• Explain different methods of treating water in aquaculture, including: *Filtration *Aeration.
  • Develop a list of criteria for selecting a site suitable for a specified freshwater aquaculture purpose.
  • Explain how varying stocking rates can affect the condition of a specified type of animal in aquaculture.
  • Compare the potential affects on aquaculture species, of different methods of containing water, including: *Ponds constructed with liners *An earth dam *Concrete tanks. *Flowing water *Still water
  • Compare various methods of feeding commercial species, including fish and crayfish, with reference to the type of food and the way it is delivered to the animals.
  • Explain the importance of correct feed to the success of a specified aquaculture enterprise.
  • Compare three different aquaculture feeds which are available commercially, with reference to: *composition *appearance *appropriate applications.
  • Compare different harvesting techniques with reference to: *equipment required *time required *damage to animal.
  • Describe how to construct different types of water storage facilities, including: *Ponds constructed with liners *An earth dam *Concrete tanks.
  • Prepare a detailed management system for one species suitable for aquaculture, including details of: *Breeding *Rearing *Feeding *Harvesting *Marketing.
  • Compare the advantages and disadvantages of aquaculture with those of two other types of agricultural enterprises.
  • Compile a list of forty different resources in the industry including: *Information sources *Equipment suppliers *Materials suppliers.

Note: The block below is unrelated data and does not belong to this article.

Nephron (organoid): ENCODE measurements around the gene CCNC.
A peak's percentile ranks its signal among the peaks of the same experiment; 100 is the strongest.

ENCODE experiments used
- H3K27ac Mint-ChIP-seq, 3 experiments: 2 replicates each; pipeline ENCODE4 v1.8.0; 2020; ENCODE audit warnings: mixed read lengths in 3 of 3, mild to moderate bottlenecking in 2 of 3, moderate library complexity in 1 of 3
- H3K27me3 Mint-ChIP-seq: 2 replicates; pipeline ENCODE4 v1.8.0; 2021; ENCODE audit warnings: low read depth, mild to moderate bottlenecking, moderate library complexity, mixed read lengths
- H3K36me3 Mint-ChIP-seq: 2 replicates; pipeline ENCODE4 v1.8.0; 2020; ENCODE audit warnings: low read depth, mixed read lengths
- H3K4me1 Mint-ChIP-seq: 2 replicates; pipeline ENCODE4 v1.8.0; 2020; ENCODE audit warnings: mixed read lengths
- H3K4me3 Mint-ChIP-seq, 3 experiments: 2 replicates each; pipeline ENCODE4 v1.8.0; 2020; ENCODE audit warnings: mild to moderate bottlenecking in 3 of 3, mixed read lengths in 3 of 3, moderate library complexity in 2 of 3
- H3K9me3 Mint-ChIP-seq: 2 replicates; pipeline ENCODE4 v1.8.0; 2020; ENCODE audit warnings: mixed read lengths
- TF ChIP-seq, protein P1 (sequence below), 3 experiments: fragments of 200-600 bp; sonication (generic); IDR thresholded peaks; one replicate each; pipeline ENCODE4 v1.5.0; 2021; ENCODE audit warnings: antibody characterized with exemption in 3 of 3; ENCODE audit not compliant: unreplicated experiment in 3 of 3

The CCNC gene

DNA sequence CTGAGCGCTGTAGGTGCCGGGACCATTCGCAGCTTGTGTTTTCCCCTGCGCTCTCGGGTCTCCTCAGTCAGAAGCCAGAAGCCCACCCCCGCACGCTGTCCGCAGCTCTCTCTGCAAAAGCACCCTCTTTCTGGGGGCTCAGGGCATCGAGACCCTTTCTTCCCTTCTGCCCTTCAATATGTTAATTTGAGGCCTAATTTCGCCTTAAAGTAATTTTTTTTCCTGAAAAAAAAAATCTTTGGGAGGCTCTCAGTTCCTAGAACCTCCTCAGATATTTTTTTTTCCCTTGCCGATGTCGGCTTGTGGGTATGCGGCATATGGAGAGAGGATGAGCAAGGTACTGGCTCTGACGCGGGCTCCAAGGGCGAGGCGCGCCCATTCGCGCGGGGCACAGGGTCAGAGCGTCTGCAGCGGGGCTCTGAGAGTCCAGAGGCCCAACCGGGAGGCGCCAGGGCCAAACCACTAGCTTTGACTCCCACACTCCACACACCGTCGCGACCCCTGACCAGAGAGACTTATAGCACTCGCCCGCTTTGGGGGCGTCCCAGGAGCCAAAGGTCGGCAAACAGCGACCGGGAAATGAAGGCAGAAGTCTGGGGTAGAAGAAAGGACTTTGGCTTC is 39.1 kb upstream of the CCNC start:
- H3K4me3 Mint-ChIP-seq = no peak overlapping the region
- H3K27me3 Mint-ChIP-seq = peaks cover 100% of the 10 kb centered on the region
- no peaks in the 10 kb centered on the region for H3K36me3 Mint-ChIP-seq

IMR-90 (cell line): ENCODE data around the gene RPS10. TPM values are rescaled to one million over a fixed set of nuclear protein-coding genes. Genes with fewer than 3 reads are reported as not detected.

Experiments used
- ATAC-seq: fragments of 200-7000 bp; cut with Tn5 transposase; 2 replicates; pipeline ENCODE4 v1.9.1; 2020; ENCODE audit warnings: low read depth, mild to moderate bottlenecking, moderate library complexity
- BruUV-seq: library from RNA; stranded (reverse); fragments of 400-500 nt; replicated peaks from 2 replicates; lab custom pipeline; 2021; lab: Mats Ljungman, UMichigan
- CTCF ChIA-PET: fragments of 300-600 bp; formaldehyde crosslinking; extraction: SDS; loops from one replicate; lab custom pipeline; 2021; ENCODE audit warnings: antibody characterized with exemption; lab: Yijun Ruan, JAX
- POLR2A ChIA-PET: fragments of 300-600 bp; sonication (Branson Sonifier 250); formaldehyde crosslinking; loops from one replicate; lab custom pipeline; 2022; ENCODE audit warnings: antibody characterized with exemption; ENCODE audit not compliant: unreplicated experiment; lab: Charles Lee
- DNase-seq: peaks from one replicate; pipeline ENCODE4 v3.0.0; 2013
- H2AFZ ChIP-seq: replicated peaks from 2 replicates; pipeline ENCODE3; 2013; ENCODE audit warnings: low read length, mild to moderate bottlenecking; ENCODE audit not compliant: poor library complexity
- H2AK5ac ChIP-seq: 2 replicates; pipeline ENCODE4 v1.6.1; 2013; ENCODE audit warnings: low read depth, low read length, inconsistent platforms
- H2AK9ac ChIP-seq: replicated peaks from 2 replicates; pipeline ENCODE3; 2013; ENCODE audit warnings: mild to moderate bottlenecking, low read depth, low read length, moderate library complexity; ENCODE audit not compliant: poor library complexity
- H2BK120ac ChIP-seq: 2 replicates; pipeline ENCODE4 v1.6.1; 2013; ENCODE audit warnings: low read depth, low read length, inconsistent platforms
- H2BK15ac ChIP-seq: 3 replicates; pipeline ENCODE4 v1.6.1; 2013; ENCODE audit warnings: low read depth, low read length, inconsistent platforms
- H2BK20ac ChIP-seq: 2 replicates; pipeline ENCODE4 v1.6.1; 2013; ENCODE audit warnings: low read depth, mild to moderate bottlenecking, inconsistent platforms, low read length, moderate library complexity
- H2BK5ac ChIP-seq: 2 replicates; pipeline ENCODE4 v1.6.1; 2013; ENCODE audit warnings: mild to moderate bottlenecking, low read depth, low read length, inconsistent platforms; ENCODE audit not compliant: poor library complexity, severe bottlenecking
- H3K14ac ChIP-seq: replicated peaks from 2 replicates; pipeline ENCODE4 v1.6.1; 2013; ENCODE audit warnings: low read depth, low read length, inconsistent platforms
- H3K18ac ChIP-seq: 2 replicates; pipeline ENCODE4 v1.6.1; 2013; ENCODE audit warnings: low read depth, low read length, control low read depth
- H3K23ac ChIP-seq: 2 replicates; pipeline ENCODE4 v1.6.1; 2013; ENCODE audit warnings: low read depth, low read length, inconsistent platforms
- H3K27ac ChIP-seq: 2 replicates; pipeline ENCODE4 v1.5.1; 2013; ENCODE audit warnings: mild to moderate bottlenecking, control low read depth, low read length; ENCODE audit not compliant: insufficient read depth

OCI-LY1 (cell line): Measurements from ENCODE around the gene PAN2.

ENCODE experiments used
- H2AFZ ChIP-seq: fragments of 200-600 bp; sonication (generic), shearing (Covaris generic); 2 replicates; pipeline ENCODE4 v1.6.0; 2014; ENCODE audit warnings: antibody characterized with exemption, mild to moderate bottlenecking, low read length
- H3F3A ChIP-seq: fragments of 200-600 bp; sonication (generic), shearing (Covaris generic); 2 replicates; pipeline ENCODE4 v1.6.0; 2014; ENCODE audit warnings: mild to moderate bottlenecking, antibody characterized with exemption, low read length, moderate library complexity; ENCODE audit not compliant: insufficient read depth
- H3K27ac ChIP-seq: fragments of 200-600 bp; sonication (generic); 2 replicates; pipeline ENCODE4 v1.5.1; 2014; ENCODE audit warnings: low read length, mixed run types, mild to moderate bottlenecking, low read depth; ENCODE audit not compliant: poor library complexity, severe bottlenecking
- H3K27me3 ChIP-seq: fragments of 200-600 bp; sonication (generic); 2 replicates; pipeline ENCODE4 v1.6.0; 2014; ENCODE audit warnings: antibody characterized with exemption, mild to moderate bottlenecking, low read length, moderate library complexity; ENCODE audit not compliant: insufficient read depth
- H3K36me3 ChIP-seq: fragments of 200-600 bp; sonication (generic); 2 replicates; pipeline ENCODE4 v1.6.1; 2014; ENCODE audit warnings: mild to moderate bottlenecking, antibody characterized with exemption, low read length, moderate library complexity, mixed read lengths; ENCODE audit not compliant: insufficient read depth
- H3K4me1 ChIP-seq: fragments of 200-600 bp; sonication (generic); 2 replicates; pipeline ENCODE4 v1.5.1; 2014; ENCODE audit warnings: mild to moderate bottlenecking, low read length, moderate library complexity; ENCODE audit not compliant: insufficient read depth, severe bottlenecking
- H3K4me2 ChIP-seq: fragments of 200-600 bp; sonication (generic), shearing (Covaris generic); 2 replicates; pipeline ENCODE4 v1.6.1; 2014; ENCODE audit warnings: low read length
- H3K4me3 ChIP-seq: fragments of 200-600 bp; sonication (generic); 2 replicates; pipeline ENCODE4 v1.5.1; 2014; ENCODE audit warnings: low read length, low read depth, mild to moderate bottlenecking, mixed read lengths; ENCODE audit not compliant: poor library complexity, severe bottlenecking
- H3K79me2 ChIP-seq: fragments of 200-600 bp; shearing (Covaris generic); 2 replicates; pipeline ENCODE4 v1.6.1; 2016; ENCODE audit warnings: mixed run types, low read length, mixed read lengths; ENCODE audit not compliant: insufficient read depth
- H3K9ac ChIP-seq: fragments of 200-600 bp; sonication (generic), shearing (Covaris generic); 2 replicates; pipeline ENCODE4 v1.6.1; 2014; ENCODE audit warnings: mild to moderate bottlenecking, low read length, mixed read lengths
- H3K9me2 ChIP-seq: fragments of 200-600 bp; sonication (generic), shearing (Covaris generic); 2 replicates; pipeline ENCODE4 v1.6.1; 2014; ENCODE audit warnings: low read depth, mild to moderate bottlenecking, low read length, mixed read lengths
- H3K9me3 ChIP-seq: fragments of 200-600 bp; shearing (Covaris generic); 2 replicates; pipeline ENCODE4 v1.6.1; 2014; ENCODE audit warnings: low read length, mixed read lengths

• Analyse aquaculture marketing systems, on both a national and international level.
  • Evaluate the marketability of two different specified types of aquaculture produce.
  • Evaluate the viability of a proposed, specified aquaculture venture.


Where Do You Keep Fish in a Fish Farm?

Water may be contained in a number of ways for aquaculture purpose. Water can be contained in tanks, raceways or ponds that can be built in several materials. Ponds may be done with earth, lined earth or concrete. Tanks nowadays are usually made of fibreglass or other plastic materials. They can also be made of concrete and wood. 


This may be either a prefabricated construction (may be used for breeding tanks, but often uneconomical for large ponds), or constructed on-site. 

On site construction is very solid and there is a great flexibility available to the designer in the way the pool is shaped; however costs can be high. Concrete must have a waterproofing additive (available from building or hardware supplies) mixed in to prevent loss of water. Lime from the cement may harm the animals; hence it requires a period of curing before use.


Wood tanks sealed with epoxies or with fibreglass may be used, although it has the disadvantages that epoxies are easily cracked, and fibreglass has to be coated with resin properly in order to protect organisms rubbing against it.

Brick or stone